Appearing on “Face the Nation” Sunday, Rep. Michele Bachmann squared off with outspoken Democratic Rep. Anthony Weiner of New York about how to tackle the debt ceiling, foreshadowing what's poised to be a major fight early in 2011.


Bachmann told the CBS audience that the country's debt ceiling should not be raised again, which Weiner said would lead to a government shut down.

But Bachmann, who has an online petition against raising the country's debt ceiling, shot back that holding firm on the debt cap wouldn't cause a government stoppage.

“You've got it exactly wrong,” she told Weiner. “That's not what we're looking to do. We are not looking to shut the government down. But at the same time, we're not looking at wanting to continually raise the debt ceiling.”

“I don't know what you call it Michele,” Weiner responded, “but that's shutting down the government.”

The two House members appeared with incoming Republican Rep. Mike Kelly, R-Pa., and Democratic Rep. Debbie Wasserman Schultz of Florida in a roundtable discussion that got heated several times as everyone tried to get a word in.

There will likely be a vote on raising the debt ceiling early in 2011, something that some Republicans like Bachmann have insisted the government should not do. Democrats and the Obama administration argue that it's necessary to avoid the government defaulting on its debt.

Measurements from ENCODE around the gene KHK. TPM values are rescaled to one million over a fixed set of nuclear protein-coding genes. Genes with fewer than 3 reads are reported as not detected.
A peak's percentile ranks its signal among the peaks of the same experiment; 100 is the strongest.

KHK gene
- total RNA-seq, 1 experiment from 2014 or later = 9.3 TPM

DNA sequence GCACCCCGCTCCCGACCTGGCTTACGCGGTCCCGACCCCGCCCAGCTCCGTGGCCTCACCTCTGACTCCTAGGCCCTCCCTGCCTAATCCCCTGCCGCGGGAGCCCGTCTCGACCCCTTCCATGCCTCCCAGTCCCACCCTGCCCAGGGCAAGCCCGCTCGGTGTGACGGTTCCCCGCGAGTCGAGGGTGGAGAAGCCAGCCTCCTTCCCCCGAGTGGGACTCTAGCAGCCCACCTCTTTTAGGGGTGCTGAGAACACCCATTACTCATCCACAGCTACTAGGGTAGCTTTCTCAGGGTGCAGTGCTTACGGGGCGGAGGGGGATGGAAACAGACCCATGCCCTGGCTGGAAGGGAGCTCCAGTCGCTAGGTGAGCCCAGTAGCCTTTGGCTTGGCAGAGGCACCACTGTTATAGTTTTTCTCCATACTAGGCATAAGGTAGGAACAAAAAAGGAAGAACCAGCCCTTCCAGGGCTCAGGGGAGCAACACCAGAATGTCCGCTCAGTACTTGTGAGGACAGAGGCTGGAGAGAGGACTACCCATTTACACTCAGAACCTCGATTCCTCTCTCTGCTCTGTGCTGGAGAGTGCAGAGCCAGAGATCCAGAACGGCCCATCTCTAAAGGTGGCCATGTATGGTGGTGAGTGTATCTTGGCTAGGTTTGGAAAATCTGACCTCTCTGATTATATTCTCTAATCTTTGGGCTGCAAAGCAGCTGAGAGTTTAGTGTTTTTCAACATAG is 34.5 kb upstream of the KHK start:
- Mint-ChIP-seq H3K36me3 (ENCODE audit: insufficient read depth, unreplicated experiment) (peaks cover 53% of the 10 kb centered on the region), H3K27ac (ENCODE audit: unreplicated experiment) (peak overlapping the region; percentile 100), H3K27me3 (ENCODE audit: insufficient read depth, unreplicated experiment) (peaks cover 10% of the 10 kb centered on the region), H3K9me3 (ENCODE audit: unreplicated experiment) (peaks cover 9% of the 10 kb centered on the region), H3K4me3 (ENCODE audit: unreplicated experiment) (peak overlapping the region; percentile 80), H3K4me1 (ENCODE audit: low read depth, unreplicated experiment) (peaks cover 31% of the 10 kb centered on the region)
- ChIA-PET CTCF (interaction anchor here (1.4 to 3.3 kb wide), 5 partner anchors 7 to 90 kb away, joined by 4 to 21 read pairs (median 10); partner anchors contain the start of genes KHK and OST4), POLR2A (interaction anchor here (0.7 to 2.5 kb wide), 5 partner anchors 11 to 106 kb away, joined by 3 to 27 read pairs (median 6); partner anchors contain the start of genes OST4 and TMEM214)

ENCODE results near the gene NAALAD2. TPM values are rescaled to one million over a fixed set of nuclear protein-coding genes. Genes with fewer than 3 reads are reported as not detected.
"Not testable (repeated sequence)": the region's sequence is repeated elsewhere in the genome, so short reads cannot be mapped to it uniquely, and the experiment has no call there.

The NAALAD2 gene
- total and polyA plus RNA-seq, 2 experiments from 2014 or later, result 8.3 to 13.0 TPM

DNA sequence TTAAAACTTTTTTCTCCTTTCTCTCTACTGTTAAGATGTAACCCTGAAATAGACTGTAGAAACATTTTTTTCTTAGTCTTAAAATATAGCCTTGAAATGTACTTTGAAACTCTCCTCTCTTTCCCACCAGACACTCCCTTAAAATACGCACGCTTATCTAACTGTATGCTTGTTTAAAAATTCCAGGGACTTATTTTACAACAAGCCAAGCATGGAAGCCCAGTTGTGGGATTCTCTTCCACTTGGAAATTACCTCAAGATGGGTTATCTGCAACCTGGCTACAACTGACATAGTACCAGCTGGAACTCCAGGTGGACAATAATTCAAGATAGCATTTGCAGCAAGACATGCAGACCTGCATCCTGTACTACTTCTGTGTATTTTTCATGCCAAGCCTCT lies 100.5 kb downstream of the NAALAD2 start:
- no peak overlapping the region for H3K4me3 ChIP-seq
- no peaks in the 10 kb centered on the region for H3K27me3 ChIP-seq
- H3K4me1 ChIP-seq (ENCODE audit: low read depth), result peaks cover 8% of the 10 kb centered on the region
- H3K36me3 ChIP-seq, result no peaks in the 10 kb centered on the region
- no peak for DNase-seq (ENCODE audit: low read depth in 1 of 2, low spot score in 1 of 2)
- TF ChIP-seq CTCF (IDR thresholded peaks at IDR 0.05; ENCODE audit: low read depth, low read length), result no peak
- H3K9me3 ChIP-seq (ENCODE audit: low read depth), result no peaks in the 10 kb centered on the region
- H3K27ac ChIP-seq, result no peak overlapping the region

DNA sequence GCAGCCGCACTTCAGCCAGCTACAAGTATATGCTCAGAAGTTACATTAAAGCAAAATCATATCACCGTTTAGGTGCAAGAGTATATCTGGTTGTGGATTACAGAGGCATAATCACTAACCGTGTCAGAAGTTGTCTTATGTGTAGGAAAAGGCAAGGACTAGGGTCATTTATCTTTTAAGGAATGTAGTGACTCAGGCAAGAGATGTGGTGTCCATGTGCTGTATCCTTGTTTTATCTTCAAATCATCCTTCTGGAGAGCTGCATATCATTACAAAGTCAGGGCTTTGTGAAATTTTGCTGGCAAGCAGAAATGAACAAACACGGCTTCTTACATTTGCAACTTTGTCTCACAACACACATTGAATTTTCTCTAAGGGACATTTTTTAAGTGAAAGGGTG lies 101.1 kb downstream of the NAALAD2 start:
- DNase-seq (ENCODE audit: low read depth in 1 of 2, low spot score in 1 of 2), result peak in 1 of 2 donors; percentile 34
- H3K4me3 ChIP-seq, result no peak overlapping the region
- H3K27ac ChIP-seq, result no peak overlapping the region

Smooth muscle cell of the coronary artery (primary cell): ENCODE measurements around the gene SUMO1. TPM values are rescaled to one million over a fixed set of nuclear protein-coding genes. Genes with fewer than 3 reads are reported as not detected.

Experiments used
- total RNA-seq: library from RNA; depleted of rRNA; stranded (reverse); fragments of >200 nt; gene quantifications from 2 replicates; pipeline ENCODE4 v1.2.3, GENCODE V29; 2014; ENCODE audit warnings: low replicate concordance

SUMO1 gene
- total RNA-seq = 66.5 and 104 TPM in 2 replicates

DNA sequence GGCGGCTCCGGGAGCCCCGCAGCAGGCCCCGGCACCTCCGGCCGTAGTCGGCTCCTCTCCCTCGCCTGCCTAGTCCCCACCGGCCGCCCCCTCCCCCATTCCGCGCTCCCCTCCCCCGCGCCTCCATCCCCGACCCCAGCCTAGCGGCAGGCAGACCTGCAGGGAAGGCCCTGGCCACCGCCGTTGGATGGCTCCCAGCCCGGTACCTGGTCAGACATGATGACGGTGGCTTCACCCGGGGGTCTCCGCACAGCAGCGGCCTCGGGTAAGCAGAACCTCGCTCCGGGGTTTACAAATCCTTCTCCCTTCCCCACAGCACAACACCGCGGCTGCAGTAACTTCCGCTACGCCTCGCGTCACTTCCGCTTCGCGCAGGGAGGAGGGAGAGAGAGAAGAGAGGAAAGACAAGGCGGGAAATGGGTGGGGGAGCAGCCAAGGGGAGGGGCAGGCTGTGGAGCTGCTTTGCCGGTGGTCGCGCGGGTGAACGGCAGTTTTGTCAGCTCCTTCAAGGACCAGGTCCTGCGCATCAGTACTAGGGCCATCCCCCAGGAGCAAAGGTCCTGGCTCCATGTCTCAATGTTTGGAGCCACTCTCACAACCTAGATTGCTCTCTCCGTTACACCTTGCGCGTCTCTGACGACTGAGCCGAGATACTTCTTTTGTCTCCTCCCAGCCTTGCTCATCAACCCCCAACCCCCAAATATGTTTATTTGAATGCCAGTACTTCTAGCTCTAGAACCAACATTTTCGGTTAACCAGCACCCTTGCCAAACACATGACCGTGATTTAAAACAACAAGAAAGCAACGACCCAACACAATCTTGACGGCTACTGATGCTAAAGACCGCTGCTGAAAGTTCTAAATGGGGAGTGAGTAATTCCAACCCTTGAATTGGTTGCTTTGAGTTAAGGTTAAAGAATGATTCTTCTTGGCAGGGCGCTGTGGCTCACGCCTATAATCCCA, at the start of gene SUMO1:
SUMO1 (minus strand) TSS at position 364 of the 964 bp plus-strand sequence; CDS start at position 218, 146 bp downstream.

Appearing on the show via satellite from Minneapolis, Bachmann accused Democrats of only being interested in the debt now that they have lost control of the House.

“For two years these were big, wild-down party spenders, and now they're interested in deficit reduction,” Bachmann said.

Weiner, however, said now that Republicans are in the majority they will have to make tough decisions that go beyond campaign rhetoric.

“It's their ship to run now,” he said. “That's the responsibility. This is an adult game.”

When asked about divisions within the GOP, Bachmann said the party would work together successfully in the new Congress.

“I think you see a fairly cohesive group,” said Bachmann, who made an unsuccessful bid in November to join the Republican House leadership. “We have a singularity of purpose in that we want to be able to get the budget in order. I think that's job number one.”